Cincinnati Reds’ Sal Romano makes headway on attempt to join the opening day rotation

Mandatory Credit: Kareem Elgazzar/Cincinnati Enquirer via USA TODAY Sports
Mandatory Credit: Kareem Elgazzar/Cincinnati Enquirer via USA TODAY Sports /
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The Cincinnati Reds are in desperate need for starting pitching and Sal Romano is trying to take advantage.

The Cincinnati Reds are down two starters from their projected rotation after the trade of Dan Straily to the Miami Marlins.  That means that they are three starters down from where they thought they were at the end of the 2016 season.  Brandon Finnegan and Robert Stephenson were the only two holdovers from the original rotation to start the off-season.

Anthony DeSclafani and Homer Bailey are both out with arm injuries.  Right now, Bailey’s looks to be the worse of the two.  For his part, Stephenson has had an awful spring.

That leaves Finnegan surrounded by a bunch of question marks like he’s auditioning to be the Riddler.  Unfortunately, this is not Gotham and the Reds need heroes.  That’s were Romano could ultimately step-in.

Over four appearances, Romano has already pitched 10 2/3 innings striking out a team leading 16.  With a 1.03 WHIP and .211 BAA, Romano has been the best starting pitcher in camp for the Reds.  The only other person who has been close is Amir Garrett.

Romano has been turning heads all spring long.  Before the wheels came off of the Stephenson train and Bronson Arroyo got off to a slow start, Romano looked to be in play for the last spot in the bullpen.  As a result, Romano could be in play for the opening day start.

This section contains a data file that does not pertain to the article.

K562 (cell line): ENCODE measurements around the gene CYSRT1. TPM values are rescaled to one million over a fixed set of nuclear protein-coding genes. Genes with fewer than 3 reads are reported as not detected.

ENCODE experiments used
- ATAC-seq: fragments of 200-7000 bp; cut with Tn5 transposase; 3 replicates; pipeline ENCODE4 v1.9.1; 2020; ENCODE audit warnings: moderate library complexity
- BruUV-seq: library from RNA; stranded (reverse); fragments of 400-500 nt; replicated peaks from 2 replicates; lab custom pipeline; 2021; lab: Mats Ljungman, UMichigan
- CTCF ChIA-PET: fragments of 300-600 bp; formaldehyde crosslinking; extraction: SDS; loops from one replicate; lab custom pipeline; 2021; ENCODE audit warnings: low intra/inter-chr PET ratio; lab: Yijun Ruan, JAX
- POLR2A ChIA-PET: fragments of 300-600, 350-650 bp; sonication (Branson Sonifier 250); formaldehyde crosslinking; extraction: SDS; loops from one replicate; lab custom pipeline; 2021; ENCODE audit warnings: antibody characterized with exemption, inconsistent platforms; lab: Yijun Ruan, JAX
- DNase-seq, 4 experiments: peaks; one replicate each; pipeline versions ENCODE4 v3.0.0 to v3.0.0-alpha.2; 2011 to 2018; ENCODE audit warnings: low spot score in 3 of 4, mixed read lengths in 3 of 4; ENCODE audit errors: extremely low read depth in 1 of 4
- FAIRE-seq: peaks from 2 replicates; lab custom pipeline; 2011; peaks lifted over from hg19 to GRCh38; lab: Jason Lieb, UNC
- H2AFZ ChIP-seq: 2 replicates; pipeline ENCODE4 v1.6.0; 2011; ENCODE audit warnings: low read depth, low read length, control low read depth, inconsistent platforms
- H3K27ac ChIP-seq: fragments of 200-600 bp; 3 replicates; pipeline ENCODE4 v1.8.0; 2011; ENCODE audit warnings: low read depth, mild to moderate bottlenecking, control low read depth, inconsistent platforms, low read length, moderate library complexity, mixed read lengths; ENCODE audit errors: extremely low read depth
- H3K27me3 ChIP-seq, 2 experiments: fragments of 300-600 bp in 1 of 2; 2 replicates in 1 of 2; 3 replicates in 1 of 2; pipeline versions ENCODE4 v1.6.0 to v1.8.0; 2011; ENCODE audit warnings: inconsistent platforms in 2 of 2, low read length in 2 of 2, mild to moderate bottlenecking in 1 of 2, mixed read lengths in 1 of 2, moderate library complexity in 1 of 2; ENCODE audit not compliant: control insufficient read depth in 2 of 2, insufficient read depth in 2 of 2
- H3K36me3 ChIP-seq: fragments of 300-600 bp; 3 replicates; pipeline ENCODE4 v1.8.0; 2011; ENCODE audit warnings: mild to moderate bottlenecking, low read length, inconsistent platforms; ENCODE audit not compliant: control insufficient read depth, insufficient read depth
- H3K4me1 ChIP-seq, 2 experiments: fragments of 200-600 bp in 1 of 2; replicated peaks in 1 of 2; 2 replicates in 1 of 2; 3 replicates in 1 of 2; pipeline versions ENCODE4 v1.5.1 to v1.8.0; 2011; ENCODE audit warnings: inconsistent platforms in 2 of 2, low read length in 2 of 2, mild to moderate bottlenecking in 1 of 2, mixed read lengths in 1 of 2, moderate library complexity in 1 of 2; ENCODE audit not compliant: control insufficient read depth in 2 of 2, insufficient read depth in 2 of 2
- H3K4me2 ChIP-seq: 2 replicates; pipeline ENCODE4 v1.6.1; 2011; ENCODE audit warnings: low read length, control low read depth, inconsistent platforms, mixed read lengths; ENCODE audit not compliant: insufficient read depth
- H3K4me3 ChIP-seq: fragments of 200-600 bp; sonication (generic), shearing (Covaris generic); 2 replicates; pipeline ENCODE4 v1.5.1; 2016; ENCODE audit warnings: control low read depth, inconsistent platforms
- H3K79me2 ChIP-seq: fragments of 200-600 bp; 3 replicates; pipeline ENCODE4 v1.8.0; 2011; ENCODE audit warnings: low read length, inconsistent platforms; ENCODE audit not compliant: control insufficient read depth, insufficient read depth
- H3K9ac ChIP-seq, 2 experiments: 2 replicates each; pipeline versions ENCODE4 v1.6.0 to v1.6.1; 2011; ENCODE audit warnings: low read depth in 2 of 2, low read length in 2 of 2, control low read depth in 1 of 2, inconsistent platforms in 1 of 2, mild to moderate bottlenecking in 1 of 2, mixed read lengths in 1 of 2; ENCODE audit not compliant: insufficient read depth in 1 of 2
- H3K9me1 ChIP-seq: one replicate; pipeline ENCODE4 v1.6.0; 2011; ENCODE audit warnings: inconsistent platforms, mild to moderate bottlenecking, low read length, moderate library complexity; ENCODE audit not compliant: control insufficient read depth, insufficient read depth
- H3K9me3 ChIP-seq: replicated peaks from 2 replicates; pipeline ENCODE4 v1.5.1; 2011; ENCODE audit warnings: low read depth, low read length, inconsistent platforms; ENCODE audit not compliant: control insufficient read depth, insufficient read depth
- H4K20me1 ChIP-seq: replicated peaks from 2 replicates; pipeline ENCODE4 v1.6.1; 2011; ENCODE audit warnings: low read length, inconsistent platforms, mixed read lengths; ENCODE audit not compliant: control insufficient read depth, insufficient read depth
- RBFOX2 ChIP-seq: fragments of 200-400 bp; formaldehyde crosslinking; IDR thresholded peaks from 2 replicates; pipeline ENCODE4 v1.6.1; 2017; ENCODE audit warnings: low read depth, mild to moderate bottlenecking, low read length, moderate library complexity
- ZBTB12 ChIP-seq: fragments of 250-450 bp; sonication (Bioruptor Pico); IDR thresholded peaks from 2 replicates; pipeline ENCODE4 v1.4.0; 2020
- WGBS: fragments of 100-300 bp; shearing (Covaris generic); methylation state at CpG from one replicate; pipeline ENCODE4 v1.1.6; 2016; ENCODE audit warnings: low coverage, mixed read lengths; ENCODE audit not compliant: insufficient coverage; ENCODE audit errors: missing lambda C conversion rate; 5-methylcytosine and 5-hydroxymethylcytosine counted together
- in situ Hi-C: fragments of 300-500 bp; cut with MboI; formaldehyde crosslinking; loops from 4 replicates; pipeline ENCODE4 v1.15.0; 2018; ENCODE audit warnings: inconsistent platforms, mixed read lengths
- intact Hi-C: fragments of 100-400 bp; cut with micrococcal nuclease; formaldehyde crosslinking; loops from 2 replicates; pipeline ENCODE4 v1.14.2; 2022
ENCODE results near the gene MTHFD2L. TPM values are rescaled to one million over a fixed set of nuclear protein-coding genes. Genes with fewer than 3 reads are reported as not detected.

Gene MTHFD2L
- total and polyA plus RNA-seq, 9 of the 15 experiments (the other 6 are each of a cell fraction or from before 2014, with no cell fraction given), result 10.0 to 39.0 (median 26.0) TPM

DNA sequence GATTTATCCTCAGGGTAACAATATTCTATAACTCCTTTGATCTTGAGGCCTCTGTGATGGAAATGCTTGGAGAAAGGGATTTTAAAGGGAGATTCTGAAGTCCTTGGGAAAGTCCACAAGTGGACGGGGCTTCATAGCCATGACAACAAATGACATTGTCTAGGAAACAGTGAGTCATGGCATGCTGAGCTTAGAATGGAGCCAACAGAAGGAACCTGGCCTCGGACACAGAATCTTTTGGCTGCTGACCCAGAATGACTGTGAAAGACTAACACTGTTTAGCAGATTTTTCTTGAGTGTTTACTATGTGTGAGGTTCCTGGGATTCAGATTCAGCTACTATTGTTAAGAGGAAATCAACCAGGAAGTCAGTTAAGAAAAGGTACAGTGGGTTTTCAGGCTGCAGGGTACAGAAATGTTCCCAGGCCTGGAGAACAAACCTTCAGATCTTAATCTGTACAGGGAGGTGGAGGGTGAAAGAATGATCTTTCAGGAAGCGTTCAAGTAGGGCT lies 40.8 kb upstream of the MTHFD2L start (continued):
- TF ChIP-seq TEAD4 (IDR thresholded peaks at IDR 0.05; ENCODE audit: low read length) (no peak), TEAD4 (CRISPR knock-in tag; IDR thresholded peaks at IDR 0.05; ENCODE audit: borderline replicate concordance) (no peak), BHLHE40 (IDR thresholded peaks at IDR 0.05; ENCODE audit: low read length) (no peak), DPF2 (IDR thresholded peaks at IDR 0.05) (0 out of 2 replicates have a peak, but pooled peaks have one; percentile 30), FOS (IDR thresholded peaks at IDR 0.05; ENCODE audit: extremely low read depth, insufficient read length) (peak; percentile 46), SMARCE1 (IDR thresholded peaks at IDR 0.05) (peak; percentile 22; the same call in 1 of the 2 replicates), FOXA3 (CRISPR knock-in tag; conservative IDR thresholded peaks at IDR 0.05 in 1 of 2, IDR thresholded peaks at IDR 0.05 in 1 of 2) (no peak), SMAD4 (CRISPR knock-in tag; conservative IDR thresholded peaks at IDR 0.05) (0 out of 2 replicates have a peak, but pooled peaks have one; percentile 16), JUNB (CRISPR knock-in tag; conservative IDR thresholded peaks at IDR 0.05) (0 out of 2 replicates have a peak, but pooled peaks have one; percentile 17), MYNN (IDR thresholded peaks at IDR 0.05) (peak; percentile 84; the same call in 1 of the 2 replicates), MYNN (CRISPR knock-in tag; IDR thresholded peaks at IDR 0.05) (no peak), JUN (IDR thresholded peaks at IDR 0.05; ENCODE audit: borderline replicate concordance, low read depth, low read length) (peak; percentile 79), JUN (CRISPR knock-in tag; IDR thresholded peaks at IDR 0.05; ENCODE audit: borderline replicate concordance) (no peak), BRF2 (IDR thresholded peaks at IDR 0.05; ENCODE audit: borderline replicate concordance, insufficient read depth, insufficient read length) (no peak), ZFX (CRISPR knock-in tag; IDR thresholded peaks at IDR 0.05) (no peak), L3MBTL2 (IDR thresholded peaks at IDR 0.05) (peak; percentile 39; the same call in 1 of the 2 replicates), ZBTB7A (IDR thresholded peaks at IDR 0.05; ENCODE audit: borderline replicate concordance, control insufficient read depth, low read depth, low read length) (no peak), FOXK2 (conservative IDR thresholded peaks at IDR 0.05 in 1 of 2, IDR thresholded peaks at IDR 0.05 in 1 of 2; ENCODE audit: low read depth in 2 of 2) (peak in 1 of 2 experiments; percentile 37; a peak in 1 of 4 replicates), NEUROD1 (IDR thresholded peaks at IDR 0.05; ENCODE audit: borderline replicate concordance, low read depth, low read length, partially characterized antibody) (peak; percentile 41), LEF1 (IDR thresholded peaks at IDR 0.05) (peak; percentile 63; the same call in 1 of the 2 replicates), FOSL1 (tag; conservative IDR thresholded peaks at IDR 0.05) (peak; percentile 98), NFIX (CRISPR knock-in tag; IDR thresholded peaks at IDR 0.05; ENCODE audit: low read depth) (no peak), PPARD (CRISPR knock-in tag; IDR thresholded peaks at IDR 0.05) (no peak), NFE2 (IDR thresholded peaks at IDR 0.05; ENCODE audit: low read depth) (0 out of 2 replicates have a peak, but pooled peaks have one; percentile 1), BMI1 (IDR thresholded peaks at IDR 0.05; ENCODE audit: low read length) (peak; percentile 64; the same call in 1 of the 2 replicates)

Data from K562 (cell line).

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The Cincinnati Reds may have to start Scott Feldman and hope Bronson Arroyo can play catch-up.

Right now, only Finnegan is a sure thing in the rotation. It appears that Garrett and Feldman will be in the rotation.  That leaves one spot open, assuming Arroyo can get ready in time.

Romano isn’t a shoo-in yet, but he is close.  Stephenson and last year’s pitching savior, Tim Adleman, appear to have squandered their chances.  Keury Mella looks impressive too, but he has only pitched an inning at a time so far.

Mella, who was the key player in the Mike Leake deal, has been relieving this spring.  Over the long-term the Reds view him as the next Johnny Cueto.  This year he will likely start games for Triple-A Louisville, while the Reds get him ready for a chance at Cincinnati in 2018.

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That, therefore, leaves the door open for Romano.  He is a starting pitcher with the right pedigree to make this sort of move.  So Romano is the one pitcher in camp capable of making the leap.